When The Rolling Girls debuted in early 2015, it immediately caught the attention of the anime blogging community. Kunihiko Ikuhara’s new project which had first been named “Penguinbear” and later was revealed as Yuri Kuma Arashi had dominated my thoughts on the 2014-2015 winter anime season. The Rolling Girls only appeared on my radar thanks to Twitter buzz and colorful screencaps.
Halfway through the series’ first episode, The Rolling Girls treats its audience to a quiet moment between two young women who are sisters in spirit — although not by blood — riding home on a empty road after a hectic afternoon. They are forced to stop — literally, thanks to a traffic light — and end up chatting about their work.
Masami Utoku, the eldest, is a supposed aide to local hero Matcha Green (also known as a “best” in the world of The Rolling Girls). Nozomi Moritomo, the youngest, is a Matcha Green superfan, and additionally looks up to Masami as if Masami herself is the hero. What follows is a quiet conversation where Masami not-so-deftly avoids revealing to Nozomi what we as an audience already know — Masami is Matcha Green. This is framed with nuance and an appropriately serious touch, a stark contrast to the bombast and brightness of the rest of the episode. Director Kotomi Deai strikes a perfect balance, putting their sibling-like relationship at the forefront while the idea of the superhero “best” and peon “rest” form the backdrop.
“There is the story about Hayao Miyazaki entering the anime industry because he was moved by Panda and the Magic Serpent. Then he watched the movie again afterwards and was disappointed by how bad it was. Yet, even if it’s actually not enjoyable at all, it can be irreplaceable for that person. What’s important is the feelings you got from watching it, and the fact that you had admiration for it. That’s the theme we were looking for.”
-Yoh Yoshinari, interview with AnimeStyle (2013)
It’s time to talk about Akko Kagari’s Panda and the Magic Serpent: Shiny Chariot.
In this moment, he’s thinking of his classmate — and soon-to-be significant other — Rihito Sajou. The band moves around him, but he’s lost in his own world, as shown by isolating his moving fingers in a panel and later, his still body in a full frame. Paneling is used a few times in Doukyuusei, always to display heightened emotion or to draw attention to the feelings of a specific character. It reminded me of the currently-airing series Scum’s Wish, which uses paneling as its primary visual technique.
Every episode of Little Witch Academia reiterates the theme of inspiration. Protagonist Akko Kagari embodies this theme through her love for disgraced entertainer Shiny Chariot — which she shouts from the rooftops despite Chariot’s poor reputation in the magical world. School prodigy Diana Cavendish was also inspired by Chariot, but keeps her love hidden rather than face similar ridicule that Akko inspires.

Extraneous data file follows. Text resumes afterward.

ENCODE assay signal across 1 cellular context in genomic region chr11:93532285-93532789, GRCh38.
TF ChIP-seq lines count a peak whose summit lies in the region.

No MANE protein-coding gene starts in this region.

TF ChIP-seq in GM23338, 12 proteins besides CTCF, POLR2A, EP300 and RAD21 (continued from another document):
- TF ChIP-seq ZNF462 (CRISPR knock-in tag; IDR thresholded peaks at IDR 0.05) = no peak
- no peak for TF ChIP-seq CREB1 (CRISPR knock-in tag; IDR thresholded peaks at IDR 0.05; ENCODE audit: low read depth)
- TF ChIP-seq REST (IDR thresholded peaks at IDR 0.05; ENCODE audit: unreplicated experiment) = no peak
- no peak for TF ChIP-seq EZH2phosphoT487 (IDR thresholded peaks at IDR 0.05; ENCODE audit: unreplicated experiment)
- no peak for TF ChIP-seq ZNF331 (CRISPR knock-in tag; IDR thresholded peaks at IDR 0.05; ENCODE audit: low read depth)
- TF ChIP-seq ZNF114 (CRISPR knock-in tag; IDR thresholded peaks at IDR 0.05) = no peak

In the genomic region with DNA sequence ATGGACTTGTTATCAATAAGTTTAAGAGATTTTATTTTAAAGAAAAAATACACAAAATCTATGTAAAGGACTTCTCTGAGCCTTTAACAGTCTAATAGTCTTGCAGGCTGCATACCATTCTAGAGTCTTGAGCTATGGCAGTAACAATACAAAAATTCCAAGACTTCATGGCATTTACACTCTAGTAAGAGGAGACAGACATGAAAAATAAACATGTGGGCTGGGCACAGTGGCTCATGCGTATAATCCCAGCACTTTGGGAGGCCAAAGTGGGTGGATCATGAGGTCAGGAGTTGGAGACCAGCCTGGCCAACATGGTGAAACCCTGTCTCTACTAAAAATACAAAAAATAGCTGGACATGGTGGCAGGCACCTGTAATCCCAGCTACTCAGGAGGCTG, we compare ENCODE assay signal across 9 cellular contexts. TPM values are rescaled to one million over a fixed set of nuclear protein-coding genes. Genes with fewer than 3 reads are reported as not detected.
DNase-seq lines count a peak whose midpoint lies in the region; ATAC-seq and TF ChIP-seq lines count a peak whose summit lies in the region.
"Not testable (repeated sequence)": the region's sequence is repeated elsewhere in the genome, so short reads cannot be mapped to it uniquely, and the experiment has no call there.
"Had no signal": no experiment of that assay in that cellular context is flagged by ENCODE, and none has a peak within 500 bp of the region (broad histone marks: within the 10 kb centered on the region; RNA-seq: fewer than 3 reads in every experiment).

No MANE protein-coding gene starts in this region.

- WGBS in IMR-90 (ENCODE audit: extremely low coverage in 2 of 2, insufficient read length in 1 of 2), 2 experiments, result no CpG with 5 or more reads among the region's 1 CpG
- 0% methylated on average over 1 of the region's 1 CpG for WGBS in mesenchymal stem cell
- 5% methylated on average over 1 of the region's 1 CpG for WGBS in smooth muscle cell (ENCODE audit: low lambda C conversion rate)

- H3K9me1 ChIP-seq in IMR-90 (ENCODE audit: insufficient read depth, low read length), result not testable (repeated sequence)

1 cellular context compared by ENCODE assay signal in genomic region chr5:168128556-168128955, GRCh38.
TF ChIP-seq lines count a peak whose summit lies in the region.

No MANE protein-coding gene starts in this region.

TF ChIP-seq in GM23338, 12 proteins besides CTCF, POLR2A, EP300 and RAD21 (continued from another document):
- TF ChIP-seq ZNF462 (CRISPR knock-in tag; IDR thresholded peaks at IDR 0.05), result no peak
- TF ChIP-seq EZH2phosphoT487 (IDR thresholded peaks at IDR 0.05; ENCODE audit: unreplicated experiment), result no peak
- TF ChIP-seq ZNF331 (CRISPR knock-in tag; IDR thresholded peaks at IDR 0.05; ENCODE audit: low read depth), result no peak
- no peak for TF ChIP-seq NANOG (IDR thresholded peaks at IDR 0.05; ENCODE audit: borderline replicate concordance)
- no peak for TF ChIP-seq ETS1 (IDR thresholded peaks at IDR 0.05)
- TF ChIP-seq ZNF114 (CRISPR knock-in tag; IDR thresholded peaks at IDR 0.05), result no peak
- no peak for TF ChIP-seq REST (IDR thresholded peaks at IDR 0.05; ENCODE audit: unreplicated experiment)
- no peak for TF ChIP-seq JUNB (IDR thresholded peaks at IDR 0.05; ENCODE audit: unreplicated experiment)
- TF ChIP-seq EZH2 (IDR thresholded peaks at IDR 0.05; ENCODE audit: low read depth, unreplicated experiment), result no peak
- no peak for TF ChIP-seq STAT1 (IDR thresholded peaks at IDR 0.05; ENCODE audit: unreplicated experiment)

When Lotte Yanson received her own, poignant episode about her love of night fall, a trashy and expansive novel series with a rabid fanbase, it became likely that Akko’s other cohort, Sucy Manbavaran, would receive her own episode as well. Although the main narrative focuses on Akko’s love of magic against the backdrop of magic as a dying art, supplementary stories involving other characters within the series are only natural, especially for a series that’s more episodic in nature.
I knew that a Sucy episode was on the horizon, but was also apprehensive about its execution.
Sucy Manbavaran is a deceptively tricky character. Her role in Little Witch Academia has been fairly one-note, and while that note is hilarious it also toes the line between lovably insane and genuinely awful. Giving her a sad backstory, or any backstory that explained why she is who she is, would ruin her delightful, occasionally evil, nature. Nothing ruins a joke more quickly than explaining the joke, and I was worried that Sucy’s episode would do just that.
“I love the word ‘fate.’ You know how they talk about ‘fated encounters.?’ Just one single encounter can completely change your life. Such special encounters are not coincidences. They’re definitely . . . fate. Of course, life is not all happy encounters. There are many painful, sad predicaments. It’s hard to accept that misfortunes beyond your control are fate. But I think sad and painful things happen for a reason. Nothing in this world is pointless. Because, I believe in fate.”
-Ringo Oginome, Mawaru Penguindrum, Episode 2
Ringo Oginome is a complex character, steeped in guilt, longing, love, and later, forgiveness. Her many facets make her not only tolerable within the scope of Mawaru Penguidrum, but wholly lovable, despite her introduction in the series’ second episode as the stalker of the Takakura brothers’ homeroom teacher.
She’s introduced with a grand speech about fate, rivaling the iconic opening monologue from Shouma Takakura in the series premiere and the equally passionate closing words of his brother Kanba that bookend the episode.
She’s also introduced with a toilet flush, stars wafting from the bowl like a lingering, undeniable stench.